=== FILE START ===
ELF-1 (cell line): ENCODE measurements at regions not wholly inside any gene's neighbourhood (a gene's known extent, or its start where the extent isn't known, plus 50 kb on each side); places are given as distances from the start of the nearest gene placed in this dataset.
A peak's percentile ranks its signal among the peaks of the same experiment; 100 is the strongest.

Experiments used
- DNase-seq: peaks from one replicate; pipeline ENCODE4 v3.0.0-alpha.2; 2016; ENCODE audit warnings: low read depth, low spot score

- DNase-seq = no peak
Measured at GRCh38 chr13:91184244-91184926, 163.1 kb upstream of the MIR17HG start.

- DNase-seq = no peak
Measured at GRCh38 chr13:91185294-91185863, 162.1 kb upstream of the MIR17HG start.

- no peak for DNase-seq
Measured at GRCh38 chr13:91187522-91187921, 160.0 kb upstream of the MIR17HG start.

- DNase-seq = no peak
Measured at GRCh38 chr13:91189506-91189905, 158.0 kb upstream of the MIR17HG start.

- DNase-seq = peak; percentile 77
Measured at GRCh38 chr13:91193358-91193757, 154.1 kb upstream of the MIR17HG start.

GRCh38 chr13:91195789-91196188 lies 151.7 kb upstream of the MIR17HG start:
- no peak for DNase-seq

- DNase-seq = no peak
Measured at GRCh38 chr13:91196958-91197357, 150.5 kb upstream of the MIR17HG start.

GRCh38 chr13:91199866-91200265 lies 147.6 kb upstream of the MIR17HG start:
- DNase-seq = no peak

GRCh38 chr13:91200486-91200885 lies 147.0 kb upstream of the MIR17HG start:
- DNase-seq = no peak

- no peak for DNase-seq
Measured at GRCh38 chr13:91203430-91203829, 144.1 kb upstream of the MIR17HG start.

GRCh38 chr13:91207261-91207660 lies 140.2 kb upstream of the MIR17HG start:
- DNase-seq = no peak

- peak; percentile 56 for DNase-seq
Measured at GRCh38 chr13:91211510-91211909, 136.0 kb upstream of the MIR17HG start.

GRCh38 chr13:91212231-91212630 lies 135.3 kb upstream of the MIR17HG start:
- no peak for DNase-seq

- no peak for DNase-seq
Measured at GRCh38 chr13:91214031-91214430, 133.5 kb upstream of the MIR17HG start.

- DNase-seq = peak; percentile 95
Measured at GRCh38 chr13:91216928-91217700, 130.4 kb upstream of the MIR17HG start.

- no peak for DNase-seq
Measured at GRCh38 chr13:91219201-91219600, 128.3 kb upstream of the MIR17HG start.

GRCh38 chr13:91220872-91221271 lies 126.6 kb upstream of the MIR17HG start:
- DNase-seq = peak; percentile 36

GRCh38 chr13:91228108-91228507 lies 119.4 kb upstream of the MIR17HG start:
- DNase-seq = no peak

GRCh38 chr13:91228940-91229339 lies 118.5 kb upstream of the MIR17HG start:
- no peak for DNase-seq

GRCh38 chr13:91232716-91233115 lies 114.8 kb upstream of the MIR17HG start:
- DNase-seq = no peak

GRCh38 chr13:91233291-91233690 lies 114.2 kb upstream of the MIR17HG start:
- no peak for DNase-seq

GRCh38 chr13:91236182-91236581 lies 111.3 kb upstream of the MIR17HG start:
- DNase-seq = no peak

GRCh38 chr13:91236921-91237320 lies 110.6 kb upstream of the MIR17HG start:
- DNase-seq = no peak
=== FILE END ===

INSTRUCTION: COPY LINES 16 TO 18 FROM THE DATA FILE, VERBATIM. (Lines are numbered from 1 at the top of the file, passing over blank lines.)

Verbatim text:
- no peak for DNase-seq

- DNase-seq = no peak
Measured at GRCh38 chr13:91196958-91197357, 150.5 kb upstream of the MIR17HG start.